This story is from When foods get famous, an episode of The Food Chain on BBC World Service. It was presented by Emily Thomas and produced by Emily Thomas and Simon Tulett. To listen to more episodes of The Food Chain, please click here. Adapted by Bryan Lufkin.
Avocado toast. Kale shakes. Goji berry smoothies. Quinoa bowls.
If foods were celebrities, these would be just a handful of the treats that have received the red-carpet treatment in the last few years.
But why do some fruits and vegetables become the A-listers of the food industry – highly desired produce with the ability to jump-start profits and shape the daily eating habits of billions?
Why is that kale and avocado have seen such a meteoric rise in popularity and sit centre stage basking happily in the spotlight while the humble carrot or poor old turnip remain firmly on the Z-list?
The answer is complicated and complex.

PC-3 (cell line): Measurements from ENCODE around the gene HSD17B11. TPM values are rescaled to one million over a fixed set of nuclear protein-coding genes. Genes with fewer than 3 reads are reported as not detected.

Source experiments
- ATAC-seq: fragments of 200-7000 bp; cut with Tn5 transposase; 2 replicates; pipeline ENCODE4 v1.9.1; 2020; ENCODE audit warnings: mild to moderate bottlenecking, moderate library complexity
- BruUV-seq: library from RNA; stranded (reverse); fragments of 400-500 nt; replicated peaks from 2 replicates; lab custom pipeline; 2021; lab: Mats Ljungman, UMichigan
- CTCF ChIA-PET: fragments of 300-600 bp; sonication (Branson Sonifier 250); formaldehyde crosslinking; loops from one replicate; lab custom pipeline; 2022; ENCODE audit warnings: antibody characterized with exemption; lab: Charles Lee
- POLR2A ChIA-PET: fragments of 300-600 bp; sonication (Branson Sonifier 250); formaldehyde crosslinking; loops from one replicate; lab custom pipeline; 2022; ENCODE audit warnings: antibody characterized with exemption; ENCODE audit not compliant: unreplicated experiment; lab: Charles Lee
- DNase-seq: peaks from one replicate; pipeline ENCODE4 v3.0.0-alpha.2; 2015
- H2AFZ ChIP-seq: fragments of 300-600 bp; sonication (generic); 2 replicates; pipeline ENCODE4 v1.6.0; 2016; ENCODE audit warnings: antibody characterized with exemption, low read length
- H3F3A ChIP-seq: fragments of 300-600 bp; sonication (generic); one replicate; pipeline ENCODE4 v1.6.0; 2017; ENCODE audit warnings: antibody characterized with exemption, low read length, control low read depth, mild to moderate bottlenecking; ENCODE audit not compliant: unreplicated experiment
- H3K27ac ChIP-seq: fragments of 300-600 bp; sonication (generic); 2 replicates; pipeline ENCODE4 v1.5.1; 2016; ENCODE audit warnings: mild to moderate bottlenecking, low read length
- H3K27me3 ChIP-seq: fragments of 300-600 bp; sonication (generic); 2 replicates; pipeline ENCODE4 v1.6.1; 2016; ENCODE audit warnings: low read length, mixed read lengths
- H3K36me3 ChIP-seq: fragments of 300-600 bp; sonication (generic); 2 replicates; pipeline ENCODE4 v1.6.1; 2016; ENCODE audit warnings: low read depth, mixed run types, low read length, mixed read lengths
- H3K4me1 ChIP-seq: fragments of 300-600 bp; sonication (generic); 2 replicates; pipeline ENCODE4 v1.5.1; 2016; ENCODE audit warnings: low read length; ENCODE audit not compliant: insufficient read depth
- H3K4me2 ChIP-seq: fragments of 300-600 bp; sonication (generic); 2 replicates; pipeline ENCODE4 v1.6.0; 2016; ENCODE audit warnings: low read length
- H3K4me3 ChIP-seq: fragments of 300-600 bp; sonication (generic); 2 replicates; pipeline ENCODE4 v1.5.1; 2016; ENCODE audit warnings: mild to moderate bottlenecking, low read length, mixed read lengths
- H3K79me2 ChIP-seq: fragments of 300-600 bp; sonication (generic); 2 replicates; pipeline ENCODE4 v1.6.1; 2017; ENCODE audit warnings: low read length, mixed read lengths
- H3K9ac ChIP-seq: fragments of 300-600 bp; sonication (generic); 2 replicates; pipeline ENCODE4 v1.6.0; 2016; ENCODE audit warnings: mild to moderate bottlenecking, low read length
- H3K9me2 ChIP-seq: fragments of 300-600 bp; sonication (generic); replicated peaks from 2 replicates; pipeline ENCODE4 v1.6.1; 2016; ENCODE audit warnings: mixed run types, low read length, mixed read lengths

How avocados conquered the world
Let’s start with the avocado – a millennial darling that’s often found these days spread on toast at bistros for a bloated price. So famous is the avocado and so strong is its pull on hungry millennials, it’s hard to find a company that isn’t trying to cash in on the soft green fruit’s star power.
Take UK company Virgin Trains, which started a marketing campaign last year it dubbed “#Avocard”. After the company sold out of new railcards, it decided to give customers aged between 26 and 30 who showed up at a station holding an avocado a discount on train tickets. (Millennial response was mixed, with some finding the promotion patronising.)